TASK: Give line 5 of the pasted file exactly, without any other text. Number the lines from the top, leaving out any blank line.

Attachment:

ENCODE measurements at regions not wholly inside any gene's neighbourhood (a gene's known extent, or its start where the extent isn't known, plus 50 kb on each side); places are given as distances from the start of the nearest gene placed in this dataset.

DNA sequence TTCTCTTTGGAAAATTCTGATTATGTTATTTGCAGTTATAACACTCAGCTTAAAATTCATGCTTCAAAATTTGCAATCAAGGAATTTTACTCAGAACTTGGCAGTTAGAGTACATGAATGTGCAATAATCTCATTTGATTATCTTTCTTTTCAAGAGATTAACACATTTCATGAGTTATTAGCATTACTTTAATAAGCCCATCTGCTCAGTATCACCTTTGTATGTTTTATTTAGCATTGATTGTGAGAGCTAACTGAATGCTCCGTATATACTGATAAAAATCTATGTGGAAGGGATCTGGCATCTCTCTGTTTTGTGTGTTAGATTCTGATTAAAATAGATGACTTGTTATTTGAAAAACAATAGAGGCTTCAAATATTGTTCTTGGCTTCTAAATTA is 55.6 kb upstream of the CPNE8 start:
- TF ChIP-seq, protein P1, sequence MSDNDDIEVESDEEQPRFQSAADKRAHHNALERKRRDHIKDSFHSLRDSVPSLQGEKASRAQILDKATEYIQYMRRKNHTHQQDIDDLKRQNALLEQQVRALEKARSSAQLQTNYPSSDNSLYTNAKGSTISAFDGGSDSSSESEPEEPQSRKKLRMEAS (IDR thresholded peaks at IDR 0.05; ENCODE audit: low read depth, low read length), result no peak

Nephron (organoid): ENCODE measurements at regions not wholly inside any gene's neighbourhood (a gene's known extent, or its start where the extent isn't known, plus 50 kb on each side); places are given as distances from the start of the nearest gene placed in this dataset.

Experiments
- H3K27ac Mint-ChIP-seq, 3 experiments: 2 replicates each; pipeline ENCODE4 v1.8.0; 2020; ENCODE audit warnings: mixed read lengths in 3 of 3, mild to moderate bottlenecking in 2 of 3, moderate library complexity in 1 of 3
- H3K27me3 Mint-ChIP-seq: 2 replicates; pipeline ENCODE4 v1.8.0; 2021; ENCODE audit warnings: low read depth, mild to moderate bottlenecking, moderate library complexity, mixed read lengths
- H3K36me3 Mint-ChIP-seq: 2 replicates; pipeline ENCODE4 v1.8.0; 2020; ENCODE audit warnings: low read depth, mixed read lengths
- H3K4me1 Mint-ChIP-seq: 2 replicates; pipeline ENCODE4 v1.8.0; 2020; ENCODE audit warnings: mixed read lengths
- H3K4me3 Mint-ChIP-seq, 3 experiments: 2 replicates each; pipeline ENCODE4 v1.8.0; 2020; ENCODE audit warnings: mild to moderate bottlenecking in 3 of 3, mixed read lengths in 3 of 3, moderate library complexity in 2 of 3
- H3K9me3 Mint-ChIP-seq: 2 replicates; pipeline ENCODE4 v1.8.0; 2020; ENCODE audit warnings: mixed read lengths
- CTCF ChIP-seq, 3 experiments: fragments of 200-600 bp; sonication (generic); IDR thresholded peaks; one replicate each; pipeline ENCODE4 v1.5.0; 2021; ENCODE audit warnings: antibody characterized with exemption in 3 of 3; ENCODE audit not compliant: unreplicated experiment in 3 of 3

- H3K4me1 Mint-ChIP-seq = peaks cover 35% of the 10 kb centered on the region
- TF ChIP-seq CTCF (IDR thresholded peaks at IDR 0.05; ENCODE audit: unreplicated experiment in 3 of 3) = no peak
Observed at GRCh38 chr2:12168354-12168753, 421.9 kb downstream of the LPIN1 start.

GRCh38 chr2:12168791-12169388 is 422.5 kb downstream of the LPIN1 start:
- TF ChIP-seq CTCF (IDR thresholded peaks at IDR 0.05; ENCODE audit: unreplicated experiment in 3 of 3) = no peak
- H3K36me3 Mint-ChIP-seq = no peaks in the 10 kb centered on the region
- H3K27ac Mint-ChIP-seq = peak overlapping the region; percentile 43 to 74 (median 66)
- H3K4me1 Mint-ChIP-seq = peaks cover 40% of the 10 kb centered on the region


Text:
Experiments